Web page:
American University’s The Department of Performing Arts presented Jane Martin’s Talking With, an evening of powerful monologues, performances, and songs by an extremely talented cast of AU students. Filled with heartbroken, angry-at-times stories of hurt and love gone wrong – the monologues were also filled with hope and self-discovery, learning from past relationships, and choices they wish they could have taken back.
As a man sitting in the audience – it was chilling and sometimes scary, and also wonderful to watch these great young actresses and singers grab the audience from the get-go with the singing of the Helen Reddy hit “I Am Woman” to the closing emotional Celine Dion’s “Only One Road.”
And in between there were some ‘off-the-wall’ characters. Here were my favorites:
Elizabeth Bartolotta began the monologues with a heart-wrenching recounting of her characters and the character’s father dealing with he/his mother/wife dying from cancer – and how clear marbles helped her Mom not to ‘lose her marbles’ while suffering and waiting to die. Instead of overdoing it – Elizabeth’s subtle delivery made the piece more effective, and by doing so – when we heard a marble drop and hit the stage floor – it rang out with an emotional thud. My mother suffered from Alzheimer’s Disease for almost 3 years at The Hebrew Home near where I live in N Bethesda, MD. Memories of watching her slowly disintegrate and lose her ability to remember and function – all came back while Elizabeth performed “Marbles.” I cried for both mothers.
A baton twirler faces adversity after being severely injured and then suffering the humiliation of being spat upon and dropping her baton for the first time in front of ‘half of North Carolina.’ The monologue was performed with great energy and humor and strength by the excited and pissed and funny Emily Goodel. At the end, what will happen to the twirler is still ‘up in the air,’ but she is resilient and courageous, and hopeful. Emily’s performance in Baton Twirler was a tour de force!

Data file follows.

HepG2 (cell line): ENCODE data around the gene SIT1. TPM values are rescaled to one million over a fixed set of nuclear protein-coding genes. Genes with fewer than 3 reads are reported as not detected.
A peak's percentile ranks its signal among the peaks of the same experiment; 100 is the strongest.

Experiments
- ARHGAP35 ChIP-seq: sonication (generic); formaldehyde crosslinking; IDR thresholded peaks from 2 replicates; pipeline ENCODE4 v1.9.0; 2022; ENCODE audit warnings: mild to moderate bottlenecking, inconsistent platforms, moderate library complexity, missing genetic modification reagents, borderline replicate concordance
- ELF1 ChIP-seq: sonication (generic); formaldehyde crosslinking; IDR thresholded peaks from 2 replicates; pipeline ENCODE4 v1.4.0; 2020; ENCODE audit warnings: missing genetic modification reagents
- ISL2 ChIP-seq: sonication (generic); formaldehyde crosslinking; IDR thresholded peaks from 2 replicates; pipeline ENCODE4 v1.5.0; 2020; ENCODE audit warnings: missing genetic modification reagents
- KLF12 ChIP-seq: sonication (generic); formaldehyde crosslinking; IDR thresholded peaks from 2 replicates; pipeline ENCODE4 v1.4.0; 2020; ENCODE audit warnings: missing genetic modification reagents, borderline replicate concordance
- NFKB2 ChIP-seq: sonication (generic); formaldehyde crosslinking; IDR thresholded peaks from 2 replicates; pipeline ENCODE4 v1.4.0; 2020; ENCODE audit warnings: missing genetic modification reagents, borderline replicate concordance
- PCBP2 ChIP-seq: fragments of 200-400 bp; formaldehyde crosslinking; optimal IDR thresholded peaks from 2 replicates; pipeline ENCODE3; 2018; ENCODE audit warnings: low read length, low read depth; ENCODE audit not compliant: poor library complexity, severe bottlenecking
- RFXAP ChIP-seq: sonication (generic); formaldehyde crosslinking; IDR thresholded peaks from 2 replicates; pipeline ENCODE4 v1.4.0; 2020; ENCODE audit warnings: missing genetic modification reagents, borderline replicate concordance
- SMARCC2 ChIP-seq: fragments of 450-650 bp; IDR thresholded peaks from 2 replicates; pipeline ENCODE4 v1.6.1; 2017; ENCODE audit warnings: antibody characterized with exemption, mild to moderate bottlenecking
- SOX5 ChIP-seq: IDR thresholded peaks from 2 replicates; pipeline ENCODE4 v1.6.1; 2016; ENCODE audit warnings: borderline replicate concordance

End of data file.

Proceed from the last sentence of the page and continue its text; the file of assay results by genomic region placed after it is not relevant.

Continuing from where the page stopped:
Sarah King was hysterical in her ode to ‘The Yellow Arches’ in French Fries, as she wheeled her cart full of Pommes frites paper holders and Big Mac wraps and McDonald’s bags onto and around the stage. Relating a story how a man died eating a Big Mac, the audience ate it up and laughed wildly. “No one dies at McDonalds..They only die at Burger King!” she exclaims with pride. And as she said that and the youngsters in the audience laughed themselves silly – my mind raced to The San Ysidro McDonald’s massacre which occurred on July 18, 1984, in a McDonalds restaurant in San Ysidros, near San Diego, where 22 people were killed (including the shooter James Huberty), and 19 others were injured. It was a chilling ironic moment for me.
Sarah was the ‘Lord of the Fries’ and her performance had me laughing and then left me frozen with sadness. That’s great acting.
And finally, in Lamps, Shayna Blass illuminated the audience with her need to ‘see the light’ and the need to come out of the dark and face her fears and her life. The lighting design by Ariel J. Benjamin was simply gorgeous and Shayna’s performance elicited sadness and hope.
The cast was directed with much passion and sincerity by AU veteran Gail Humphries Mandirosian and accompanied on piano by Music Director and AU veteran Doug Bowles and percussionist Paul Keesling.
Kudos to the entire cast: Elizabeth Bartolotta, Shayna Blass, Afira Busia, Emily Goodell, Erika Grob, Sarah King, Katie Ryan, Rachel Leah Silvert, Madeline Steiner, Megan Westman, Elizabeth Salamon, and Samuel Edgerly, and David Landstrom. Your performances moved me and the appreciative audience – and I see a very bright future for all of you in the theatre.
Talking With played its final performance on Saturday, November 19, 2011, and is now closed. Here is the remaining AU 2011-2012 theatre season.